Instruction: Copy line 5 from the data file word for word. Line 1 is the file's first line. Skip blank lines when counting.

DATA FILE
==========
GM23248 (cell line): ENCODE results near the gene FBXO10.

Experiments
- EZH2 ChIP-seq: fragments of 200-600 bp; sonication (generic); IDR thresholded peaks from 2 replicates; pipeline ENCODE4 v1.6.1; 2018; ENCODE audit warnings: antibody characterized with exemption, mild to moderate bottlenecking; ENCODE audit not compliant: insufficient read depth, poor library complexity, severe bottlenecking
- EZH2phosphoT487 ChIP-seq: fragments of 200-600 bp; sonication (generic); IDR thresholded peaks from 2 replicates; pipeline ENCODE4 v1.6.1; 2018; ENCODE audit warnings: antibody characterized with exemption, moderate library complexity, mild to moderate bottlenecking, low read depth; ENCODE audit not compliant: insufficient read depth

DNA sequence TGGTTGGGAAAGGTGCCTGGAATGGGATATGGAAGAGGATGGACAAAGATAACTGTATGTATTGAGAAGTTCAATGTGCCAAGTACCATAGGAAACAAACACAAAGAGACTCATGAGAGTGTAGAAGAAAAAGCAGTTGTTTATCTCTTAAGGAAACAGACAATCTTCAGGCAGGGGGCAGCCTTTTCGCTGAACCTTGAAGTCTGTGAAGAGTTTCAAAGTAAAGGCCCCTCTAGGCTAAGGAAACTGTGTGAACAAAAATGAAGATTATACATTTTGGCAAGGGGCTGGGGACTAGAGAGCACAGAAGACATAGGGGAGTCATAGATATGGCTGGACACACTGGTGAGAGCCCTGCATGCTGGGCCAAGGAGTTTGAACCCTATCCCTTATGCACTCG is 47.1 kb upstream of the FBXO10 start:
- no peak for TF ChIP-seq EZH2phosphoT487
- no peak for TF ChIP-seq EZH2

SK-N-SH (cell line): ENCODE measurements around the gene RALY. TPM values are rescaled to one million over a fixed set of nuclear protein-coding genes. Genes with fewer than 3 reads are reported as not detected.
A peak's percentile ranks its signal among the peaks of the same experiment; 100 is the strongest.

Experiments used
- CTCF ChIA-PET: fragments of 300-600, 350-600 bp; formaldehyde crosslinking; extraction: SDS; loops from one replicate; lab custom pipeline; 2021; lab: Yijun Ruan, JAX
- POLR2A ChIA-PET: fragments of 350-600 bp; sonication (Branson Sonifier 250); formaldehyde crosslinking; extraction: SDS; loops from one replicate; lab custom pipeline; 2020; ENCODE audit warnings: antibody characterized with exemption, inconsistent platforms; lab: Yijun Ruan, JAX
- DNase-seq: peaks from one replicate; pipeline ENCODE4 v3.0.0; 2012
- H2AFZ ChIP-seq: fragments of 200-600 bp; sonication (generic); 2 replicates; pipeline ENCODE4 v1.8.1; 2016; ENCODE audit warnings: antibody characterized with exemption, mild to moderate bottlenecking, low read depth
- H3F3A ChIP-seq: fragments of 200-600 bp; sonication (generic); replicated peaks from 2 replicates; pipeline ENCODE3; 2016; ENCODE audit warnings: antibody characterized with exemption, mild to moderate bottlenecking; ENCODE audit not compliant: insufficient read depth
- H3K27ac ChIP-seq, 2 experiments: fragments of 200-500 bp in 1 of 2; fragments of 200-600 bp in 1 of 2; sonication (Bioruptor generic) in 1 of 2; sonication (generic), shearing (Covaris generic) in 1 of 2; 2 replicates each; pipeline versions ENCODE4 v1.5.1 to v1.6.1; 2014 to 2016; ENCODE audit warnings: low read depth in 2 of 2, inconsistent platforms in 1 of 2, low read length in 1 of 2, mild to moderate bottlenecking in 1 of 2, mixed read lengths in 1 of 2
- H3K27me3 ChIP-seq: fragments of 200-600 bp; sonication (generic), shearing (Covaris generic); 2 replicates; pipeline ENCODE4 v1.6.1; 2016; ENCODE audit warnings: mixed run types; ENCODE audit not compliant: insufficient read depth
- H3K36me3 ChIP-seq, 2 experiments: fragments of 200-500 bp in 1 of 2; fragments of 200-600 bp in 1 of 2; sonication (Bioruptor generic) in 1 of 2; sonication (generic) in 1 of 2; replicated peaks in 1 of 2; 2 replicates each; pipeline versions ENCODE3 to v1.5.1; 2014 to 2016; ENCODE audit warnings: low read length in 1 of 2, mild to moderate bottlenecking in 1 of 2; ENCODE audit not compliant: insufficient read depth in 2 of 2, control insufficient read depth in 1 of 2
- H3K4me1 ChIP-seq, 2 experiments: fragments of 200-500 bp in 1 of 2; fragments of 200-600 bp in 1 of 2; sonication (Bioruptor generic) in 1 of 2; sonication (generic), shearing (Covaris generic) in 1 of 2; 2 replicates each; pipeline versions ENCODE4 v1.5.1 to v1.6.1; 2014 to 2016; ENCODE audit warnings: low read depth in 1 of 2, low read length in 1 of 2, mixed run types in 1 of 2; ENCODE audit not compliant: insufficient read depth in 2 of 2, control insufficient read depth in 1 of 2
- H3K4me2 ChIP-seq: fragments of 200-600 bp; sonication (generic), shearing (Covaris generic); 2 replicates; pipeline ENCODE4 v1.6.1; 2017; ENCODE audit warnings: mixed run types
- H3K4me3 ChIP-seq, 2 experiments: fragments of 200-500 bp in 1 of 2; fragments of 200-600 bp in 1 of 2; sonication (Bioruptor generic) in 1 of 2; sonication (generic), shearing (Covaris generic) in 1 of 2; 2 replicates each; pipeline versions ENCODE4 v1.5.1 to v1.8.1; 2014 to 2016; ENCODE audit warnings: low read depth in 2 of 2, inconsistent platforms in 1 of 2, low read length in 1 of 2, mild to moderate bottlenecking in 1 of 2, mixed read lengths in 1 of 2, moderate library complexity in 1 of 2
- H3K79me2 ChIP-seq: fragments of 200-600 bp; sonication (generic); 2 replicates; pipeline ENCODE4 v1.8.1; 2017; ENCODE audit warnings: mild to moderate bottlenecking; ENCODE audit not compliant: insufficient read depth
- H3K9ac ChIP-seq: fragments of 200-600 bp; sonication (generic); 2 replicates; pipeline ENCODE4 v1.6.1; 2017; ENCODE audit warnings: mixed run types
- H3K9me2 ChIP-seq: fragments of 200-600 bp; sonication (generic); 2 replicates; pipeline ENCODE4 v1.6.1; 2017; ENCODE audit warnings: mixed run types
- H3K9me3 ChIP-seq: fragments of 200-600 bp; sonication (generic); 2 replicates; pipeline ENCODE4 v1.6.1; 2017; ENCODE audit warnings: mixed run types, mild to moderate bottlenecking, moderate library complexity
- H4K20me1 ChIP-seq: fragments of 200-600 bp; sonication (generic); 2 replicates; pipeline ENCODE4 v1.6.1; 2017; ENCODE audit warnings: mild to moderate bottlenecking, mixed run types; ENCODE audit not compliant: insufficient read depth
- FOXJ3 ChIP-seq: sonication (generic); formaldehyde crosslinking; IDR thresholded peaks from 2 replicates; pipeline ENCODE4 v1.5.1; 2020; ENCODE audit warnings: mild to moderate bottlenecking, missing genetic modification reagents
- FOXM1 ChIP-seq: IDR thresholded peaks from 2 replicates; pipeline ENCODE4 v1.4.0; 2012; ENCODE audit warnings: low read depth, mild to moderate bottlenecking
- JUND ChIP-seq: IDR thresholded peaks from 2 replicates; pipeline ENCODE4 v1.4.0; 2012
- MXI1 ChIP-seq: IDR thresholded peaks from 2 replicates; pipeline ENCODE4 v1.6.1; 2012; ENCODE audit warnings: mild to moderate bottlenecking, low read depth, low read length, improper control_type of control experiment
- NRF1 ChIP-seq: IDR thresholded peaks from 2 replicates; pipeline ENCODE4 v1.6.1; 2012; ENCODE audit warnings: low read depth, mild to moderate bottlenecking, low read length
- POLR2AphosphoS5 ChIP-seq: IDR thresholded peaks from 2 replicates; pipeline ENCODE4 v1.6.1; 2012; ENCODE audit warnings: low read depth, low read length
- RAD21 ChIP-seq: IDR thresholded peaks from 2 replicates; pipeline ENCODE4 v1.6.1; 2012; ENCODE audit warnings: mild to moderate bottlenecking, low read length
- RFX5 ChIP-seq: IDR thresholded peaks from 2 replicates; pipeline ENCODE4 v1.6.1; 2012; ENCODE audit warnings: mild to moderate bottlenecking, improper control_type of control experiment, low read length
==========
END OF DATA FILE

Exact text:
DNA sequence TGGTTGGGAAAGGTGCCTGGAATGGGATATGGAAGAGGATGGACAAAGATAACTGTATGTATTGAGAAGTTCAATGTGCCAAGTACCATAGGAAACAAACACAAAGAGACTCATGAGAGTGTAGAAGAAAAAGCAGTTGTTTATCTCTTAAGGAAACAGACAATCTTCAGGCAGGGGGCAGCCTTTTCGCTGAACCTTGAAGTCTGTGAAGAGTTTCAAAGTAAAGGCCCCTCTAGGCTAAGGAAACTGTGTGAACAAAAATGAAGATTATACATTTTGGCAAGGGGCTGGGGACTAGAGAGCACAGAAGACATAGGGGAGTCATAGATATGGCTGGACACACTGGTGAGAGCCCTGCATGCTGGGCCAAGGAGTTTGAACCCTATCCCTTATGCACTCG is 47.1 kb upstream of the FBXO10 start: